ASTM F2681 is a standard for body protectors that covers the minimum performance criteria and outlines test methods for body protectors that will be used specifically for horse racing.

Levels of protection

beta safety standards

In 1995, BETA Level 1, 2, and 3 safety standards were introduced, with 1 being the lowest and 3 being the highest level of protection offered.

There are three levels of protection to cater for different riding activities. The latest European safety standard is EN 13158 and BETA 2018.

No body protector can prevent serious injury in certain accidents, but you can improve your chances of staying safe by choosing the highest safety standard.

Level 1 (green label)

Body protectors certified to Level 1 provide a lower level of impact protection that is only considered appropriate for racing where weight is of over-riding importance and there are no requirements in place for a great level of protection.

Level 2 (orange label)

Body protectors certified to Level 2 provide a lower than normal level of protection that is only considered appropriate for use in low risk situations.

These DO NOT include riding on roads or other hard surfaces, riding over jumps, riding young or excitable horses or riding while inexperienced. This level is now used by many jockeys while racing.

Level 3 (blue label)

Body protectors certified to Level 3 provide a level of protection that is considered appropriate for normal horse riding, competitors and for working with horses.

Protectors to this level should prevent minor bruising that would have produced stiffness and pain, reduce soft tissue injuries and bruising, and prevent a limited number of rib fractures.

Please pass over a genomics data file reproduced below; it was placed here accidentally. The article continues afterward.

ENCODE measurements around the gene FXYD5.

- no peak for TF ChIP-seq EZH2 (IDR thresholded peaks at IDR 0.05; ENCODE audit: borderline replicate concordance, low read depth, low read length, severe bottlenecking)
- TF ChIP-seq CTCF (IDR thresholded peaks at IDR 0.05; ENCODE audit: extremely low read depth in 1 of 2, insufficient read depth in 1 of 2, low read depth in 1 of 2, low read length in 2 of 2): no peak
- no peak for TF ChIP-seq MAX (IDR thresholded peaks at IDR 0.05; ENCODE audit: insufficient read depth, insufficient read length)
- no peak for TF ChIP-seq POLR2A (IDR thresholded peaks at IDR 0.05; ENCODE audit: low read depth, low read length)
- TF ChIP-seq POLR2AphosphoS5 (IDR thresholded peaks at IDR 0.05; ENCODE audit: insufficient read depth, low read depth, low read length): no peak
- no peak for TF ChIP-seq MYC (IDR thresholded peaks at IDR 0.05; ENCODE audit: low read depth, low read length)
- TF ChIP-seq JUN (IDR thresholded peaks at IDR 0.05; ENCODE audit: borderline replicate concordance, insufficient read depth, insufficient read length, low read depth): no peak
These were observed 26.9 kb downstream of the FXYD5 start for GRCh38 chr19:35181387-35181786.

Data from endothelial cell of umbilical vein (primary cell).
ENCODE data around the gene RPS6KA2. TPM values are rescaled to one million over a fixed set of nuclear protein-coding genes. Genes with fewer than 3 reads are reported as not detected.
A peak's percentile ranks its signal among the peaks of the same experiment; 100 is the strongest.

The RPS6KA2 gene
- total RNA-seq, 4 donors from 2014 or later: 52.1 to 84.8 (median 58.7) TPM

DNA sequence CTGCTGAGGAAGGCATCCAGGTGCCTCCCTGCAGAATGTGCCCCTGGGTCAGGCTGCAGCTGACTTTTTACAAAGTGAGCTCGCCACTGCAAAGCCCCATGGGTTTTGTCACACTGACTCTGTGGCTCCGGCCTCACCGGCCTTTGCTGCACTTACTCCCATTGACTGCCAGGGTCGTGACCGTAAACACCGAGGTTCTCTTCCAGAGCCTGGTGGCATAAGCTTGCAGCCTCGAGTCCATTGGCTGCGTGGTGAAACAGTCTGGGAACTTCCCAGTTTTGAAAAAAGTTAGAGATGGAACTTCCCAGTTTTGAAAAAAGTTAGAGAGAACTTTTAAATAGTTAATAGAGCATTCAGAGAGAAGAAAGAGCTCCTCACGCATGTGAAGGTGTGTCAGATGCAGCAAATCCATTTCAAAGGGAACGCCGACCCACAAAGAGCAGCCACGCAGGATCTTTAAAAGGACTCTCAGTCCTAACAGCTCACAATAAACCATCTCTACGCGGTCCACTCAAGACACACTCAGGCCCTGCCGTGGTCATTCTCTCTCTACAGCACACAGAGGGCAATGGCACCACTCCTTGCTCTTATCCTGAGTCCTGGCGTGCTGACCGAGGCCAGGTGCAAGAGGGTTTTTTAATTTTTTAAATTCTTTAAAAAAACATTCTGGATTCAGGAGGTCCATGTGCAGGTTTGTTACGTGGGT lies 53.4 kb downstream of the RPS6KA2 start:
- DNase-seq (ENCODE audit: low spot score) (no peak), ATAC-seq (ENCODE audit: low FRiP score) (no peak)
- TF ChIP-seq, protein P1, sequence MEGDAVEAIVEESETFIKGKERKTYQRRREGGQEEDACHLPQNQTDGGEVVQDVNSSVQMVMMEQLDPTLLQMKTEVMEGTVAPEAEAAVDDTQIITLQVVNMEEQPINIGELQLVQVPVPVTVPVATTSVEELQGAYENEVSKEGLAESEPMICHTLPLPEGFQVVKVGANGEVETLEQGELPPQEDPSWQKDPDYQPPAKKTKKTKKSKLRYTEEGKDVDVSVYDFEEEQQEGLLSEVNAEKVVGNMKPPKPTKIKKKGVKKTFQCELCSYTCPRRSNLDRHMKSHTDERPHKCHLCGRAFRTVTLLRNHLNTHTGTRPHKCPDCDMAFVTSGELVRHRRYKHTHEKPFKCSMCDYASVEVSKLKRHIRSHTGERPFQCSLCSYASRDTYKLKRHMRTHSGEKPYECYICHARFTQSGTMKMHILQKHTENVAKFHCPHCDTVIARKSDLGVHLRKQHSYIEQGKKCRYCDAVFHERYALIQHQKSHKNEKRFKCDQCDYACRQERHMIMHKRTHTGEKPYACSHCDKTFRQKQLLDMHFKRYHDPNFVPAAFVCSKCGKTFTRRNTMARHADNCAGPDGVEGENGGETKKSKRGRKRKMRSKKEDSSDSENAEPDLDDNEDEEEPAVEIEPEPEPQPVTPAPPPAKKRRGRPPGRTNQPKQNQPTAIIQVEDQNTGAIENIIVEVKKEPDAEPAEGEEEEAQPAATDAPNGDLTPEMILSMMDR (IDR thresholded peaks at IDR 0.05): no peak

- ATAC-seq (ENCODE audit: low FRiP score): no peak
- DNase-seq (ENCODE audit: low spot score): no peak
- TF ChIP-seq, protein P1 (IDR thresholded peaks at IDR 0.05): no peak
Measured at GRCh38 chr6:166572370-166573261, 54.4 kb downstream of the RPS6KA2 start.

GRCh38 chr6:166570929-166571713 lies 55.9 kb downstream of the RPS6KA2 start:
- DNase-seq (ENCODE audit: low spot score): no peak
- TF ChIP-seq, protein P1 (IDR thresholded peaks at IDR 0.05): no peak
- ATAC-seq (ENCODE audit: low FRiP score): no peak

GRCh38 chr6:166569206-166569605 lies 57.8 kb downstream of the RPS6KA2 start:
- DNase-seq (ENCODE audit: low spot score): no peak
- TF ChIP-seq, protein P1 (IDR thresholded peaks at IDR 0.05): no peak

This level is required by many exercise riders for race horses.

Level 3 – Carriage driving (blue label)

Body protectors designed to meet the needs of horse drivers. Navigators are best wearing a standard level 3. It does not provide adequate coverage of the back for those riding horses or those working with them.

Shoulder protectors

In addition to body protectors, the BETA standard is able to test against a fall on the point of the shoulder.

As shoulders are more rigid than ribs, shoulder protectors are subject to different tests. Shoulder protectors that are certified bear their own label on the protector.

All styles of Airowear body protectors come with the option to attach shoulder protectors. Wearing shoulder protectors can reduce the likelihood of injury to the shoulder or collar bone area by up to 80% according to one study.

How Airowear protects

Airowear body protectors conform to the European standard EN 13158:2018 and are CE marked to show their compliance to the PPE Directive 89/686/EEC. They are annually retested to ensure consistency of the standard.

Our body protectors also conform to the appropriate BETA standards with the requirement to be annually re-tested. This ensures long-term consistency in the quality of manufacture and of the shock-absorbing foams used in their construction.

The air components of our AyrVest and AirShell layer of the AyrPS are tested to the  Satra M38:Issue 3 February 2015 for airvests.

Our air circulation system uses a 60cc gas canister and creates an advanced protection zone that offers greater stopping distances for the body to reduce injury.


View Riding Helmet Safety Standards